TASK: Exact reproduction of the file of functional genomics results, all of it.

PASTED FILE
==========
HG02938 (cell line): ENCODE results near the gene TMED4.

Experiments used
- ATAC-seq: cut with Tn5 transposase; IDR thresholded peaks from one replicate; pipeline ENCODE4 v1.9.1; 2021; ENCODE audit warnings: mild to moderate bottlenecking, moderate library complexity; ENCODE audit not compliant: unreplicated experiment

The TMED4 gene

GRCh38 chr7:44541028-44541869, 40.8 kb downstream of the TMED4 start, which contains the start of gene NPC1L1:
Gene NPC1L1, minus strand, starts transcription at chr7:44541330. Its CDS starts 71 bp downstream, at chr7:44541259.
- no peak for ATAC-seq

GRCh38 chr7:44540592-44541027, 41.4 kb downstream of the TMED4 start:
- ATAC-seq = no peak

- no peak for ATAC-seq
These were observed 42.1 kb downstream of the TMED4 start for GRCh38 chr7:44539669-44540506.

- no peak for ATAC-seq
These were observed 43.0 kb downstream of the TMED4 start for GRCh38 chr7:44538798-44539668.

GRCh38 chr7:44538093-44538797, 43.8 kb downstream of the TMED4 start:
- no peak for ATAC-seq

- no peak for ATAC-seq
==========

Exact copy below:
HG02938 (cell line): ENCODE results near the gene TMED4.

Experiments used
- ATAC-seq: cut with Tn5 transposase; IDR thresholded peaks from one replicate; pipeline ENCODE4 v1.9.1; 2021; ENCODE audit warnings: mild to moderate bottlenecking, moderate library complexity; ENCODE audit not compliant: unreplicated experiment

The TMED4 gene

GRCh38 chr7:44541028-44541869, 40.8 kb downstream of the TMED4 start, which contains the start of gene NPC1L1:
Gene NPC1L1, minus strand, starts transcription at chr7:44541330. Its CDS starts 71 bp downstream, at chr7:44541259.
- no peak for ATAC-seq

GRCh38 chr7:44540592-44541027, 41.4 kb downstream of the TMED4 start:
- ATAC-seq = no peak

- no peak for ATAC-seq
These were observed 42.1 kb downstream of the TMED4 start for GRCh38 chr7:44539669-44540506.

- no peak for ATAC-seq
These were observed 43.0 kb downstream of the TMED4 start for GRCh38 chr7:44538798-44539668.

GRCh38 chr7:44538093-44538797, 43.8 kb downstream of the TMED4 start:
- no peak for ATAC-seq

- no peak for ATAC-seq